President Donald Trump, who has averaged 40% job approval since his inauguration, received approval ratings of 50% or higher in 17 states in the first half of 2017. Residents in an equal number of states gave him approval ratings below 40%. In 16 states, his ratings ranged between 40% and 49%.
Consistent with the broader geographic patterns of Republican strengthacross the country, some of Trump's highest approval ratings tend to be in Southern, Plains and Mountain West states. His lowest ratings are primarily in Northeast and West Coast states.
The results are based on Gallup Daily tracking from Jan. 20 through June 30, including interviews with more than 81,000 U.S. adults. Gallup interviewed at least 220 residents in each state during this period, including 500 or more in 39 states. Gallup weighted each state sample to ensure it is demographically representative of the adult population. The full results for each state are included at the end of the article.
During the Jan. 20-June 30 time period, residents in West Virginia (60%), North Dakota (59%) and South Dakota (57%) gave Trump his highest approval ratings. Montana, Wyoming and Alabama all had average approval ratings of 55% or higher.
Looking at Gallup's map for this:
The dark green states where Trump is above 50 are all states Trump carried in 2016. The yellow states, where Trump is under 40%, are all states Clinton carried in 2016. No surprise there.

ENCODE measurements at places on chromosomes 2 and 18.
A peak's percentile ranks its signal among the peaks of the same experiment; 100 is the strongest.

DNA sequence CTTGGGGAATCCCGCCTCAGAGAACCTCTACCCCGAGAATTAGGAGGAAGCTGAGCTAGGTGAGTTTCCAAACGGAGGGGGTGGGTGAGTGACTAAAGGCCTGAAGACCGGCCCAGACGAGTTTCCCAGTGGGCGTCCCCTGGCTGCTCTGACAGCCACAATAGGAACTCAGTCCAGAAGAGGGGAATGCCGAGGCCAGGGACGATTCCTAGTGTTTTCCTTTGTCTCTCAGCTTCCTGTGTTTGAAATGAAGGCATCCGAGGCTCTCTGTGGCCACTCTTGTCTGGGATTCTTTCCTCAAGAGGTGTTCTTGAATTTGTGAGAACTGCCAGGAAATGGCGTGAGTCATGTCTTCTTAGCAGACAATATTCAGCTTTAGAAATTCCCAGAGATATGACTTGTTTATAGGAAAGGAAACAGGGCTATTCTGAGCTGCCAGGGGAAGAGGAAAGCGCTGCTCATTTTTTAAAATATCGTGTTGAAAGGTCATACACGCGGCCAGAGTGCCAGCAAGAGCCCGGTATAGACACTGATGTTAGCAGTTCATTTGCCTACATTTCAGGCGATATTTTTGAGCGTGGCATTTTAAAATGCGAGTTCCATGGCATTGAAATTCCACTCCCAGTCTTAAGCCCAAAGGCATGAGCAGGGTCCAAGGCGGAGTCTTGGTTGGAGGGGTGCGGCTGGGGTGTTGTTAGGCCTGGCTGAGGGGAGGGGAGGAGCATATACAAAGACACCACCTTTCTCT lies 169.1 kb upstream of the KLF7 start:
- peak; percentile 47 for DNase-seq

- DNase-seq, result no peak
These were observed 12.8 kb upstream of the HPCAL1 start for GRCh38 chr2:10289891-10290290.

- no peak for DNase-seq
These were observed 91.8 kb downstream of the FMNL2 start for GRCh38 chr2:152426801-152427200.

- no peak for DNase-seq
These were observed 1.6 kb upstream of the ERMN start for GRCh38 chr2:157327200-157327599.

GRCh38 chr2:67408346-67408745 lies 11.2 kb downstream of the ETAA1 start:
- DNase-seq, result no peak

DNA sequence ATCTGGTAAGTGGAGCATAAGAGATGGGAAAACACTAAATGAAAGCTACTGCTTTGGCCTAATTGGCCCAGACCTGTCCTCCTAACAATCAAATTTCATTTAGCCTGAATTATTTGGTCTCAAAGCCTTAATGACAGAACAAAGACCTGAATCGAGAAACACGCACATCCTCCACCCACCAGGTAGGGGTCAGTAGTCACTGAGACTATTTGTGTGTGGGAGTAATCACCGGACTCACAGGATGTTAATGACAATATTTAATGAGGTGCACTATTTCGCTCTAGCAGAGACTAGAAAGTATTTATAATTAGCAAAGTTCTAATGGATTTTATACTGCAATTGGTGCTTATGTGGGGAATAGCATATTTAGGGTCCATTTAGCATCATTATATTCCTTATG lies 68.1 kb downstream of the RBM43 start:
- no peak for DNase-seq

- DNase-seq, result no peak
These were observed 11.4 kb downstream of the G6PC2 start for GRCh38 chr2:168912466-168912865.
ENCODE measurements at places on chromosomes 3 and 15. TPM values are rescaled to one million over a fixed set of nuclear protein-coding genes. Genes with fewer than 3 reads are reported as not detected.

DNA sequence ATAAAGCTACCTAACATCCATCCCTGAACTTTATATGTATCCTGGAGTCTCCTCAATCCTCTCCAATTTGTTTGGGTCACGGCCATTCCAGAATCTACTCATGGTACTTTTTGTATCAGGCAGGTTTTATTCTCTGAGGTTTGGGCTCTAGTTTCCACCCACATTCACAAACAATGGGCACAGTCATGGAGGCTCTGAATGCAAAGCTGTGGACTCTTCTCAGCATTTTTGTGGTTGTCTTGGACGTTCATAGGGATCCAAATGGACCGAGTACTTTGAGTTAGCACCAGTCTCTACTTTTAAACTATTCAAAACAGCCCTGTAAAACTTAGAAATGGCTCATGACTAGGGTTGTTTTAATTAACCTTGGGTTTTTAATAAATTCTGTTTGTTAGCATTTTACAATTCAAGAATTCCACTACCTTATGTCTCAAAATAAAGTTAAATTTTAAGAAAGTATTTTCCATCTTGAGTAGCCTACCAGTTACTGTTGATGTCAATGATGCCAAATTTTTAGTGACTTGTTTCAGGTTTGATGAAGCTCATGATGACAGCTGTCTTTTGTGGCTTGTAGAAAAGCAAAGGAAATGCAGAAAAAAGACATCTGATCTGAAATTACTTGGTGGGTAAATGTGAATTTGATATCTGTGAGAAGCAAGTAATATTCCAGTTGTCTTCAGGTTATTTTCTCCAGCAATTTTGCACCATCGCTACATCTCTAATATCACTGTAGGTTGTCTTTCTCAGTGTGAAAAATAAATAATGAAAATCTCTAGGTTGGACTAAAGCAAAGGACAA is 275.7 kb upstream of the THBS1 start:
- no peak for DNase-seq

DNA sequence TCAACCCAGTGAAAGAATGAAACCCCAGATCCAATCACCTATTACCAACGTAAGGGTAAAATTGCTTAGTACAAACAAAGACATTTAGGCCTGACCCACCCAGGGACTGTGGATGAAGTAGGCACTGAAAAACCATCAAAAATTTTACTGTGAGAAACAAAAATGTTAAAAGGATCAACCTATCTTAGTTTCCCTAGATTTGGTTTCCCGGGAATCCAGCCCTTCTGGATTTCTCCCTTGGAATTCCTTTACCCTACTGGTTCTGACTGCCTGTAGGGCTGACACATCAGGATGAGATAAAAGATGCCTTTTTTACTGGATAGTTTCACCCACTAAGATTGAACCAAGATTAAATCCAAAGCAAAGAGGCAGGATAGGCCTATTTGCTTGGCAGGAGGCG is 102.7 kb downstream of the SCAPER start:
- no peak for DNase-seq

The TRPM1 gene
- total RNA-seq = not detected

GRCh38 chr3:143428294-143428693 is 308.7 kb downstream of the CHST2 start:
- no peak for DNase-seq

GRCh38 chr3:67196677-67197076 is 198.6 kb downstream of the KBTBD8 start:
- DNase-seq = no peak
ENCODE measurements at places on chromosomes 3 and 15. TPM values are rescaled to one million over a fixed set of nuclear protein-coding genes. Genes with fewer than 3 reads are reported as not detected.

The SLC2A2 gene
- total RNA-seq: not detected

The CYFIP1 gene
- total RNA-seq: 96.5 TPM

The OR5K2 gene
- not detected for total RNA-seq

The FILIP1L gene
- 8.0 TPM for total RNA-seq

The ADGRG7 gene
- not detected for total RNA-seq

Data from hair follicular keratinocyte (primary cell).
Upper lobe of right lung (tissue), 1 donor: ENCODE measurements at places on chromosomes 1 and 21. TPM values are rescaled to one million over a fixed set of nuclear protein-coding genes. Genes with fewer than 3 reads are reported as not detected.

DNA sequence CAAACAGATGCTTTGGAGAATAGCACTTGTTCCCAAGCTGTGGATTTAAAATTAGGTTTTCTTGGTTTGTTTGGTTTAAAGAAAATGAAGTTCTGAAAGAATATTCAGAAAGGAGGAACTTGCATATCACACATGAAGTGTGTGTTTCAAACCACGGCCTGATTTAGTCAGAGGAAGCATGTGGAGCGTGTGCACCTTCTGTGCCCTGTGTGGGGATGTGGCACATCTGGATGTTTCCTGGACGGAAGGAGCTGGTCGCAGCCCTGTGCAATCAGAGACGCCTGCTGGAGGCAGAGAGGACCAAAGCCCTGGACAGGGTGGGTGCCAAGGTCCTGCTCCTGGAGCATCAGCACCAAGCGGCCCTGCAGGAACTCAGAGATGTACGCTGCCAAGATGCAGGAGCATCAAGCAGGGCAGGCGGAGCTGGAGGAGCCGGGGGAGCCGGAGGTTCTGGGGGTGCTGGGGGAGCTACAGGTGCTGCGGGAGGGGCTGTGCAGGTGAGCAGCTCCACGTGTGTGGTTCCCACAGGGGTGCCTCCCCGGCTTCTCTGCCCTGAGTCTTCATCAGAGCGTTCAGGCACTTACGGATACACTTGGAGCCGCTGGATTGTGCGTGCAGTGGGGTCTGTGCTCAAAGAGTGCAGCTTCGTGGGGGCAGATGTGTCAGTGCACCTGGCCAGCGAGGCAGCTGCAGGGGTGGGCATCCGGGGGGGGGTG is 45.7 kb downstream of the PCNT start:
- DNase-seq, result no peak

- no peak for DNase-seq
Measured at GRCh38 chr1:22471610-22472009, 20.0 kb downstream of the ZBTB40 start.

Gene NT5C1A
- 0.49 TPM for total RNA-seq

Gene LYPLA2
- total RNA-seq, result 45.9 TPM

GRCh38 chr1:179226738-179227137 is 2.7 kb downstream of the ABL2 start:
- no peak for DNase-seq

But look at the light green states. They're all the swing states of 2016: New Hampshire, Ohio, Pennsylvania, Florida, North Carolina, Michigan, Wisconsin, Iowa and Nevada.
But there are some interesting additions to that category, chiefly Maine, Georgia, Missouri, Indiana, Mississippi, Arizona and Texas. Clinton carried Maine statewide and one district and Nevada, the rest are states that voted for Trump. Only in Mississippi and Missouri is Trump at a net positive, the rest, Trump has a higher disapproval rating.
In Michigan, North Carolina, Florida and Texas, Trump is at 42% and at least nine points underwater with majority disapproval.
Majority disapproval in Texas, guys. That's going to help Dems in 2018.
I know it's way far out, but when's the last time that happened to a national Republican in Texas?
Some coattails, huh.